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Risk Factors Common to Arterial and Venous Thrombosis

Francesco Dentali, MD, Walter Ageno, MD, and Paolo Prandoni, MD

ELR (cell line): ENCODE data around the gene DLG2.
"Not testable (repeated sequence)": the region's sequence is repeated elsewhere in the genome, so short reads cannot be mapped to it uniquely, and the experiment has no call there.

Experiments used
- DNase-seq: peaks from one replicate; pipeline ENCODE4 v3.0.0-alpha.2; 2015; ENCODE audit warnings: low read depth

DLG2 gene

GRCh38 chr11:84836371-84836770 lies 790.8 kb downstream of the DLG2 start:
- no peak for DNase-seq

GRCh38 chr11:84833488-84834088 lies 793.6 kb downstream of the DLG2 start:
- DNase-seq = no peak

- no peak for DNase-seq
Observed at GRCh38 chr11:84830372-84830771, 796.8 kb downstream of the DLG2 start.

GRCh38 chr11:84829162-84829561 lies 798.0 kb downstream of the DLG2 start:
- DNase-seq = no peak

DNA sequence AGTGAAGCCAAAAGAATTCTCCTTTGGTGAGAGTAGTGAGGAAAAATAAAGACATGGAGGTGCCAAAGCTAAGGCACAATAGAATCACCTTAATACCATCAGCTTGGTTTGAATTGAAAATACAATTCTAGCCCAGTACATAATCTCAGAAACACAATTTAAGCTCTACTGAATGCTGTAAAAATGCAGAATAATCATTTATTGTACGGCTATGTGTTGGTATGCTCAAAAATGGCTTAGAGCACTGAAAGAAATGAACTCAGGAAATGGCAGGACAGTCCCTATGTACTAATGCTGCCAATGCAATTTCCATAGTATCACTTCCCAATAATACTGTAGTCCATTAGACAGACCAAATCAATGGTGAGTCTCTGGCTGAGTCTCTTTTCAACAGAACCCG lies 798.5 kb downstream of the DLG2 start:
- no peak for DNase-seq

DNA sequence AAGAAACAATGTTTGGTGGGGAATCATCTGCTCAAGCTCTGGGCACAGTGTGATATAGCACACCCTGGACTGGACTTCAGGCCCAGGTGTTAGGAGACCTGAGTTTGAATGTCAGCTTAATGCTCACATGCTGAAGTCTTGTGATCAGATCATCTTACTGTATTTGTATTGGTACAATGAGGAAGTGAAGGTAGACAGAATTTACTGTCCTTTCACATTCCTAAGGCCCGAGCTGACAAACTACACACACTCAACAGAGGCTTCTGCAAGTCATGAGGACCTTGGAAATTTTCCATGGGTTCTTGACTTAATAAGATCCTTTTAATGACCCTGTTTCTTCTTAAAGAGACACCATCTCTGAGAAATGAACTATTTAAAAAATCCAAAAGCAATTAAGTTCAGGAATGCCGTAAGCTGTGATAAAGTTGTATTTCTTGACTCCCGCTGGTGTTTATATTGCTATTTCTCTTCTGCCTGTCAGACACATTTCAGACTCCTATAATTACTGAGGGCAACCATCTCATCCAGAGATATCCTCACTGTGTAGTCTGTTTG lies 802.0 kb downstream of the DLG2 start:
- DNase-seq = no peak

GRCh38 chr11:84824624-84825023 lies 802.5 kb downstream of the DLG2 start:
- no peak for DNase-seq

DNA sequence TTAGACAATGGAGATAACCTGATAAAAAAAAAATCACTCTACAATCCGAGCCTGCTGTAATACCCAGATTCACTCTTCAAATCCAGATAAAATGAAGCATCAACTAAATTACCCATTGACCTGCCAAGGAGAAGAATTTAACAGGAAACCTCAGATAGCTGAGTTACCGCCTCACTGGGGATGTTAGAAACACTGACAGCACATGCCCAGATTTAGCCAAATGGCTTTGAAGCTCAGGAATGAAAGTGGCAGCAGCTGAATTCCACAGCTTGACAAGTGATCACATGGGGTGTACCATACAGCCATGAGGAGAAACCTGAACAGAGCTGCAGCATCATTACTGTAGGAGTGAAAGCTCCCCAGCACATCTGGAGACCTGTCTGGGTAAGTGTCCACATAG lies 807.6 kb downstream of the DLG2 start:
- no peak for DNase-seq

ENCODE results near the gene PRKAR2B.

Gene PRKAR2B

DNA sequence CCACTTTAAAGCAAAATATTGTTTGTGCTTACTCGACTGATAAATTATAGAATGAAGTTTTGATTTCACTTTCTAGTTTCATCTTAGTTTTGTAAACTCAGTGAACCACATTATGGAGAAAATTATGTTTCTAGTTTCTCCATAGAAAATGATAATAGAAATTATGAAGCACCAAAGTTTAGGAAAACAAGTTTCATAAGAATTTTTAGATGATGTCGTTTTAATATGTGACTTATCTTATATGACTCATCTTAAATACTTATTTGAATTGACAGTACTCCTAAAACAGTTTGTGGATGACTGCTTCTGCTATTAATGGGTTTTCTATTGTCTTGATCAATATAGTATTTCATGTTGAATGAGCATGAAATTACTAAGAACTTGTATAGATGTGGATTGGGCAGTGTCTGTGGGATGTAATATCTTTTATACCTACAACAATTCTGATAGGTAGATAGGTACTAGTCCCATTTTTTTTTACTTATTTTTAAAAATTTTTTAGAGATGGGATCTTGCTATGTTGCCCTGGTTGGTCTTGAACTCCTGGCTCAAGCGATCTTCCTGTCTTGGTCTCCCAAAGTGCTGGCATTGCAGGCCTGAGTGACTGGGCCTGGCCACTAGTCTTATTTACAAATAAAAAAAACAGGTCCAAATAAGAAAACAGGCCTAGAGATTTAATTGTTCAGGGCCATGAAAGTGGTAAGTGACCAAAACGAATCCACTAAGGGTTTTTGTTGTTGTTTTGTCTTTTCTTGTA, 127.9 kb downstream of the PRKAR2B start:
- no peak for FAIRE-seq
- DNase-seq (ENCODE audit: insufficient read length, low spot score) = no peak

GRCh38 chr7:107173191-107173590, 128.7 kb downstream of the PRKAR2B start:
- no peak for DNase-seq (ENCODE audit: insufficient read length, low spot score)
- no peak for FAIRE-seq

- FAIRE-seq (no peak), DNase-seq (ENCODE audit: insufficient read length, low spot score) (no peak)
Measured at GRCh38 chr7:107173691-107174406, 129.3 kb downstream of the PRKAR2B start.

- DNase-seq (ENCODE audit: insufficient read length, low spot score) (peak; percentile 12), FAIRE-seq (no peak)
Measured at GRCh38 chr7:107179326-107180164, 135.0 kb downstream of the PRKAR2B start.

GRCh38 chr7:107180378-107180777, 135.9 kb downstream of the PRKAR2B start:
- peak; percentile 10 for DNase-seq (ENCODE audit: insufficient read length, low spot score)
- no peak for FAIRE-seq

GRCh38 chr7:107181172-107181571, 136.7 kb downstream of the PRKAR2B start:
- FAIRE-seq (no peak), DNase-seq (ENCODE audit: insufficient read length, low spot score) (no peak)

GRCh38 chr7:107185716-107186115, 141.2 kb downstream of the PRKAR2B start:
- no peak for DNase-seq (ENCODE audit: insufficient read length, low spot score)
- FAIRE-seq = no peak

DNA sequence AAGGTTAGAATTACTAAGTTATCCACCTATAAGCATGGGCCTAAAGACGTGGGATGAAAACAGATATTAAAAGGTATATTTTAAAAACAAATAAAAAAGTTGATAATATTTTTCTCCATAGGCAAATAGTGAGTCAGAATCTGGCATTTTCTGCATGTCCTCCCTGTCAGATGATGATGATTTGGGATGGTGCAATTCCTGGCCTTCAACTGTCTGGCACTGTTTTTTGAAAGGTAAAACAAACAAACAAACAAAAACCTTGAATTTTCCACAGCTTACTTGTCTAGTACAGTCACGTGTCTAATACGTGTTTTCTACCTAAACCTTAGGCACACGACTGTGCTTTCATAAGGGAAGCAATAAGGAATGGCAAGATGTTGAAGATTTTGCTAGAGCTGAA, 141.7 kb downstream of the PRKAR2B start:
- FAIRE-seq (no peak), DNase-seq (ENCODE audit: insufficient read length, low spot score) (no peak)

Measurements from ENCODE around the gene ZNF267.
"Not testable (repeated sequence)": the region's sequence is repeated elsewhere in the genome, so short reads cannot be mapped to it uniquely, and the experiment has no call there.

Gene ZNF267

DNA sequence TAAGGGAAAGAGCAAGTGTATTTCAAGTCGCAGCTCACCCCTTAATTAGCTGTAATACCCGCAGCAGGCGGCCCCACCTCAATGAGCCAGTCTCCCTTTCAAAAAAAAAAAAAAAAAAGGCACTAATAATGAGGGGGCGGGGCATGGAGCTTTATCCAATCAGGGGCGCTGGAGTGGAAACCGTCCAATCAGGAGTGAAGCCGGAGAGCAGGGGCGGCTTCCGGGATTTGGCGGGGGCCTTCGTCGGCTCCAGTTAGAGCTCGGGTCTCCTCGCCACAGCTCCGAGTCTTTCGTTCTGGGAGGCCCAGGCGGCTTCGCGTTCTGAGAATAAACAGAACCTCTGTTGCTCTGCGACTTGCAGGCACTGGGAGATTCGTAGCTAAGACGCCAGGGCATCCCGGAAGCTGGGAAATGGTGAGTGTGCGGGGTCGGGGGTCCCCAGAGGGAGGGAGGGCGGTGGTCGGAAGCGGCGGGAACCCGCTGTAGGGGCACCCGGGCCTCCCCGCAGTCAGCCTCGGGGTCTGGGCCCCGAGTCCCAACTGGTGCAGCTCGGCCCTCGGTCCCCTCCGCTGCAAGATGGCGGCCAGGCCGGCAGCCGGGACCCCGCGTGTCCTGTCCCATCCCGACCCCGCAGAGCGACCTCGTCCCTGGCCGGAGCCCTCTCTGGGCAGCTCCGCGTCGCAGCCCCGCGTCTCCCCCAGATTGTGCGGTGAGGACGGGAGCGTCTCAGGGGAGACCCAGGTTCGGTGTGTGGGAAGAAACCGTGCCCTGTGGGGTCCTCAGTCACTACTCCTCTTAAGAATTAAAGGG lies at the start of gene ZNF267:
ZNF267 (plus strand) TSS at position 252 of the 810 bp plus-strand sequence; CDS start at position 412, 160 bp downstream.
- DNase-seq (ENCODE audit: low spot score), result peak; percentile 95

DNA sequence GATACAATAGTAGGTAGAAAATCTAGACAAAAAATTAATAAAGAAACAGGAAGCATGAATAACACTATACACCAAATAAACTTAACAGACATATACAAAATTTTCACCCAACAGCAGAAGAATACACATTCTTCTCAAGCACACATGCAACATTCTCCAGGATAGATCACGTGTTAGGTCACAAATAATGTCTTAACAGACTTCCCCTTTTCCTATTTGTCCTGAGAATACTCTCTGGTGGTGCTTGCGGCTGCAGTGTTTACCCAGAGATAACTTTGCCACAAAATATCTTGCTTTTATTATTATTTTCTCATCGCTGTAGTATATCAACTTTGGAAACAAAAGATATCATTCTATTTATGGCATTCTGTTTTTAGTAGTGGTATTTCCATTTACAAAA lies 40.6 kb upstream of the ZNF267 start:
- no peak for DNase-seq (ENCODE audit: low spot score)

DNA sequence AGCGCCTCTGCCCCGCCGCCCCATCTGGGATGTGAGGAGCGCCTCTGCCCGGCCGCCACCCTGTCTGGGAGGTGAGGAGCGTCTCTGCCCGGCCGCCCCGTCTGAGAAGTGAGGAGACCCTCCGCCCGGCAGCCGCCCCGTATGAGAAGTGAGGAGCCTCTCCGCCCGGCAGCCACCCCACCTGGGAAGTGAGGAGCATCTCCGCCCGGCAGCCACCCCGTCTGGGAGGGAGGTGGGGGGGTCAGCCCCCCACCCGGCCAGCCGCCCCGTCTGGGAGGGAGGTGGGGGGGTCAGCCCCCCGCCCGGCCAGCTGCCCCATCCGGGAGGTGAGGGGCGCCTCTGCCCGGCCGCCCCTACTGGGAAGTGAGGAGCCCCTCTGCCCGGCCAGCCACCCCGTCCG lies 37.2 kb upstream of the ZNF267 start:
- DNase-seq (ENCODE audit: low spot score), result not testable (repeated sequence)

Venous and arterial thromboembolic disorders are usually considered as two separate pathophysiological entities. At first glance, this belief appears to be indisputable. Arterial thrombi consist mainly of platelets and are induced by arterial plaque ruptures that tend to occur at sites where shear rates are high. Conversely, venous thrombi consist mainly of red blood cells and fibrin and tend to occur at sites where the vein wall is often normal, but blood flow and shear rates are low [1]. Furthermore, major known risk factors for arterial thrombosis (e.g. tobacco smoking, arterial hypertension, diabetes, and dyslipidemia) appear to differ somewhat from risk factors that are known to provoke venous thrombosis (e.g. trauma, surgery, and cancer).

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